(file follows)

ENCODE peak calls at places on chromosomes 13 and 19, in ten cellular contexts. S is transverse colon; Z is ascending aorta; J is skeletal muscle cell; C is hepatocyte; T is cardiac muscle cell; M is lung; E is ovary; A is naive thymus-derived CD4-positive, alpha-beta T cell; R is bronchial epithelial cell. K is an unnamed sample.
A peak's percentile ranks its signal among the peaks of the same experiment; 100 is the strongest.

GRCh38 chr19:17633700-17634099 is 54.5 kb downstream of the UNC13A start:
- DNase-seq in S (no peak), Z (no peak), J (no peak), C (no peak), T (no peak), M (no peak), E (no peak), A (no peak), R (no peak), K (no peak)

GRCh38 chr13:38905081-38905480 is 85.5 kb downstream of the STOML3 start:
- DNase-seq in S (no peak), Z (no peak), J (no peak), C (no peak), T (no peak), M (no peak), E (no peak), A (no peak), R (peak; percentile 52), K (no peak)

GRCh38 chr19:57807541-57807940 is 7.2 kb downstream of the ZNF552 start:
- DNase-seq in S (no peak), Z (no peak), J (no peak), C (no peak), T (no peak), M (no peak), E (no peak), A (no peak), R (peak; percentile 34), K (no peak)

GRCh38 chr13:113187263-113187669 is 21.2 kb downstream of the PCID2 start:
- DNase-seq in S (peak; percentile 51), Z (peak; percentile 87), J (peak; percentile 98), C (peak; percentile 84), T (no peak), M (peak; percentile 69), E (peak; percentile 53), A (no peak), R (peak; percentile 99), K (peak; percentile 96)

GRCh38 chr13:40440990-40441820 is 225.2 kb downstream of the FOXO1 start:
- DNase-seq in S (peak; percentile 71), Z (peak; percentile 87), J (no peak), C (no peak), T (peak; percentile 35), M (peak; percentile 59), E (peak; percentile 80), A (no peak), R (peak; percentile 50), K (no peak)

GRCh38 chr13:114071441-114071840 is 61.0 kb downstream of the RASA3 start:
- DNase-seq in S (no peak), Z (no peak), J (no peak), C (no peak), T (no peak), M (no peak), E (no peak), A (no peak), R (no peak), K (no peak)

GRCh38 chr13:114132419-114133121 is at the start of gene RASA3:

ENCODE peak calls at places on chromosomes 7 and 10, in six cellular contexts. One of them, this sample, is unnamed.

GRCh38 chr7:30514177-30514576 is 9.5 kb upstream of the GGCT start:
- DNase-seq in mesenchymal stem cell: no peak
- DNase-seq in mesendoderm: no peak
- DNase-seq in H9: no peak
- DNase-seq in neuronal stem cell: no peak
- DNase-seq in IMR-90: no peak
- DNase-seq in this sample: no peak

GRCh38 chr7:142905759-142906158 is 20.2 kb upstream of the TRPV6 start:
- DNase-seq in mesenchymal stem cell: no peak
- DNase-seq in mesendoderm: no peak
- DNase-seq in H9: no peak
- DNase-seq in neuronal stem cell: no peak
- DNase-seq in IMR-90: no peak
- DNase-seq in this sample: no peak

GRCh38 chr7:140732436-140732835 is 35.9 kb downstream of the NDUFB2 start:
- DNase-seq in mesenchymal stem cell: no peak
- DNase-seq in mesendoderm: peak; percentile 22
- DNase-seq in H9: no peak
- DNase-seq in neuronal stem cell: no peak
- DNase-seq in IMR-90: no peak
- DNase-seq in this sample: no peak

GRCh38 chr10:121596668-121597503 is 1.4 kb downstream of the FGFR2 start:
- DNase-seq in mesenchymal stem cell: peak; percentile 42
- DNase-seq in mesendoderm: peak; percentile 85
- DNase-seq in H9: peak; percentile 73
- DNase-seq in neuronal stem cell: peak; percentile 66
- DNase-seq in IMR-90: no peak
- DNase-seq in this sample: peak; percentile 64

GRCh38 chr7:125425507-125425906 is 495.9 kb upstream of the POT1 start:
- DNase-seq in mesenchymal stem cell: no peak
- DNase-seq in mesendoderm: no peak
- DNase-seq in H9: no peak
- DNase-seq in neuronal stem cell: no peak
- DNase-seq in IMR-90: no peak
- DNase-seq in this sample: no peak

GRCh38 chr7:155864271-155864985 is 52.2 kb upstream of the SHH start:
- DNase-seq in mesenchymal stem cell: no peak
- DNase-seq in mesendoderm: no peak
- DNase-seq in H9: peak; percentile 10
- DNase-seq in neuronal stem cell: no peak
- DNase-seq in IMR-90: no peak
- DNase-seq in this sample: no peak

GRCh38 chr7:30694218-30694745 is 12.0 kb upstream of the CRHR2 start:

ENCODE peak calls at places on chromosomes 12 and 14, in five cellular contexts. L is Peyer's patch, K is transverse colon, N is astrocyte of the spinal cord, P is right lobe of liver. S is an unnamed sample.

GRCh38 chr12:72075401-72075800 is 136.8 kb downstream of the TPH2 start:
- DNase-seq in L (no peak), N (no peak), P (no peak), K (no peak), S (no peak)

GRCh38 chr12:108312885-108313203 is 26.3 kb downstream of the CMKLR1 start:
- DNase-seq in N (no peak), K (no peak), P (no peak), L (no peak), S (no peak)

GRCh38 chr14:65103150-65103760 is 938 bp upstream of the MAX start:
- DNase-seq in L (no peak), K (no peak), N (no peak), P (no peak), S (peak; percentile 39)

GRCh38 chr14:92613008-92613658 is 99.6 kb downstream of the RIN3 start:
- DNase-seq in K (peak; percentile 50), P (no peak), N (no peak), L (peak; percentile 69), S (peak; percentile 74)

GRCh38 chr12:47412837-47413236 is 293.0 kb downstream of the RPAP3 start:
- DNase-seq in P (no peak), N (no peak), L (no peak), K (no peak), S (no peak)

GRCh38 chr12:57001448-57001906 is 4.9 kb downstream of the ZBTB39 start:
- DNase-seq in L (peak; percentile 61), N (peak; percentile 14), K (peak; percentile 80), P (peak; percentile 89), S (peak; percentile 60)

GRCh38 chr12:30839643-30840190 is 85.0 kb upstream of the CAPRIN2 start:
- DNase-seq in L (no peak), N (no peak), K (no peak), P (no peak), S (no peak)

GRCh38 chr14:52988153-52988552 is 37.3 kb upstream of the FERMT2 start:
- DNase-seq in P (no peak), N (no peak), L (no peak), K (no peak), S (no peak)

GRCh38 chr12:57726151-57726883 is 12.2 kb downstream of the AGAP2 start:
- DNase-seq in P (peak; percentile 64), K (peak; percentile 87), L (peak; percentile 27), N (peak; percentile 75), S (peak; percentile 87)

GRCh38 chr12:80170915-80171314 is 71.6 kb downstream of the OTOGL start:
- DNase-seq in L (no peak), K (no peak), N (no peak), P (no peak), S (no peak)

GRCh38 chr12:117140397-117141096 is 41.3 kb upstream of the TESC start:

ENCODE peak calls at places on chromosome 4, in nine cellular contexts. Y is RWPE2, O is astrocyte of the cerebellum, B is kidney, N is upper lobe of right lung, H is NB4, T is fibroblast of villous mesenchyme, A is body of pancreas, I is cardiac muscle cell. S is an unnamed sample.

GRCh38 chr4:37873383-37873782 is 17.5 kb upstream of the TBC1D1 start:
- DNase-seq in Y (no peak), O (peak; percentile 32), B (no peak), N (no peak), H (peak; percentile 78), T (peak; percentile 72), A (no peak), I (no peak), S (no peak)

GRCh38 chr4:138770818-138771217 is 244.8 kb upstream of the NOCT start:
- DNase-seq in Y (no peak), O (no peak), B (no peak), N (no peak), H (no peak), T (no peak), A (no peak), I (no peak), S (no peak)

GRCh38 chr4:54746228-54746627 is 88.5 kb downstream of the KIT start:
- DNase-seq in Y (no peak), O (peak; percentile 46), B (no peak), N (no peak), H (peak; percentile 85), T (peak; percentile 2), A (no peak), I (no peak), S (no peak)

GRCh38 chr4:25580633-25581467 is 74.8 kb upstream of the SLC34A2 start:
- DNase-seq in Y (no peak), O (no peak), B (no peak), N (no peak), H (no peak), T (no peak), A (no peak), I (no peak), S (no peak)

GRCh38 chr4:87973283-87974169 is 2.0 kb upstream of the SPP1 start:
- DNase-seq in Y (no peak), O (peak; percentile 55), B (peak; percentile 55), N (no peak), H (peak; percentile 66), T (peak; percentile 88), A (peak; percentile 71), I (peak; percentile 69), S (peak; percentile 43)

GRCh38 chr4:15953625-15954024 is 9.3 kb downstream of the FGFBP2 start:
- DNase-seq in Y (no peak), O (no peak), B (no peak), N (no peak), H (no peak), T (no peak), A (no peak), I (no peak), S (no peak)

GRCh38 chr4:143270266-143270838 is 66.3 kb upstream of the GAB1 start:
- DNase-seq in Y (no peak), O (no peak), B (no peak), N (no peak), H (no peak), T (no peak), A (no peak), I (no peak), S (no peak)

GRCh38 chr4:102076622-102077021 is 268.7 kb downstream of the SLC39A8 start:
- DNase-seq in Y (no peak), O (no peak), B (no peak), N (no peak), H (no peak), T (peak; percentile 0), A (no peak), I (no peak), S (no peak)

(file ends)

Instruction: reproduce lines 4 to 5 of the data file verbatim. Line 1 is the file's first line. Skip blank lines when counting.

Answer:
- DNase-seq in S (no peak), Z (no peak), J (no peak), C (no peak), T (no peak), M (no peak), E (no peak), A (no peak), R (no peak), K (no peak)

GRCh38 chr13:38905081-38905480 is 85.5 kb downstream of the STOML3 start: